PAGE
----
Oh and the memory and boot time for Quarkus on your good old OpenJDK HotSpot is nothing short of impressive too. Which brings me to my next point.
All of this is cool, but at the end of the day, developer is king. Saving a few MB but losing a joyful, productive, easy to use experience is not going to cut it.
The good news is that when you can start the full application in less than a second from cold boot, and even faster from warm boot, there are lots of interesting opportunities opening in front of you.
We ran with it! And some more! Quarkus has an awesome developer experience:
- Really fast test suite run
Your test suite will run really fast, fast enough that tricks like mocking services to speed things up, lazy startup of components, testing with a subset of your application, etc become unnecessary (or less common). The days to check Facebook while the test suite runs are numbered.
- Live reload
We have a live reload mode that works with zero configuration nor IDE trick. You hit save in your IDE, it compiles, and boom you can refresh your browser to see the results. Your app has been redeployed for you in subsecond. Writing changes involving UI and database changes is really easy with such short feedback loop.
Add a new Hibernate
@Entity, hit save ⇒ it’s deployed, yes with the database schema change
Add a new REST endpoint, a CDI bean, hit save ⇒ it’s deployed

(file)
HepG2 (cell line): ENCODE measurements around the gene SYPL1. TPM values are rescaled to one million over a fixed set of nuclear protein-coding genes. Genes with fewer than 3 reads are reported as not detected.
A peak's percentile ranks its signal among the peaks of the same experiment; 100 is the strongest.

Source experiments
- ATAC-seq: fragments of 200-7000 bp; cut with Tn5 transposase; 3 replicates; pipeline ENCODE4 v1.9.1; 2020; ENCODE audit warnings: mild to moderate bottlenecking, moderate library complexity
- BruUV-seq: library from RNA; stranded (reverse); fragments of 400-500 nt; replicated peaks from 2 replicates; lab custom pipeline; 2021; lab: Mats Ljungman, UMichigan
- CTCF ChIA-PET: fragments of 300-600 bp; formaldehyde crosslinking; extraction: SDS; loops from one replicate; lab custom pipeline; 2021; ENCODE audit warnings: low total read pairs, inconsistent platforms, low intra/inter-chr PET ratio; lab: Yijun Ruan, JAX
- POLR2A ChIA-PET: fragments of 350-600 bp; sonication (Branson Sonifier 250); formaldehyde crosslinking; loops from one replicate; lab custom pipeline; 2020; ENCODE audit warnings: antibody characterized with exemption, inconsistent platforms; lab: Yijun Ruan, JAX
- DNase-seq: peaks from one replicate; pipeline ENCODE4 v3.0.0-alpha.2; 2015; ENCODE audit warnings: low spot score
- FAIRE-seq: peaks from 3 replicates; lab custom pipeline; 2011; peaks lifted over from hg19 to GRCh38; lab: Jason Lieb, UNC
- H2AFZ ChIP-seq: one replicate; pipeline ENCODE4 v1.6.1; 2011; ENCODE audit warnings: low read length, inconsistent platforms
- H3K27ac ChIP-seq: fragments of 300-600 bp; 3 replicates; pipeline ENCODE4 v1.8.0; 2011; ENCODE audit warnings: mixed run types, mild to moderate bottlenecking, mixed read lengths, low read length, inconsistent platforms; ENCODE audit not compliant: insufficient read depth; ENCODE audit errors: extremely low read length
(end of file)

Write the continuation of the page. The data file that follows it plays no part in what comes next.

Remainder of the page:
change a configuration in
application.propertiesor a resource file like
index.html⇒ boom it’s deployed
And the best part is that we redeploy the full application because starting in Quarkus is so cheap. No need to do hot replace of bytecode or anything.
- Cohesive and opinionated platform
While we reuse standards and popular frameworks, we want a really easy to use experience. That means one configuration file, not two, not one per technology. This surfaces in Quarkus everywhere but let me give you one example: no need for a
persistence.xml. We support it if you want to. But out of the box we detect your database settings from
application.propertiesand figure the rest out for you.
- Productivity with Panache
We also looked at the 80% use cases that should be as simple as possible because well, you do them all the time. For these, we took a more dramatic approach and offer a opinionated, concise and readable approach that sits on top of the usual technology. One of the canonical example of that is the simplified model we worked on on top of JPA and Hibernate ORM. This is entirely optional, but if you embrace the approach, your code will be loads simpler and smaller. We internally use the code name Panache for these approaches. Panache means flamboyant manner and style. Check out Hibernate with Panache for the first example of this.
With all that I have not told you what Quarkus is but hopefully picked your interest. Yes I used very emphatic words, but I am truly excited for Java developers right now. Quarkus is to be experienced more than described with words, so give it a spin.
Quarkus is at its beginning. There is a lot to do: lots of technologies to integrate, lots of development simplification opportunities. My hope is that an ecosystem builds around it to become the Java ecosystem that runs on GraalVM. If you want to add support for your favorite framework, have an idea for a simpler use case, or simply want to try, join the revolution. Come talk to us and join the Quarkers :)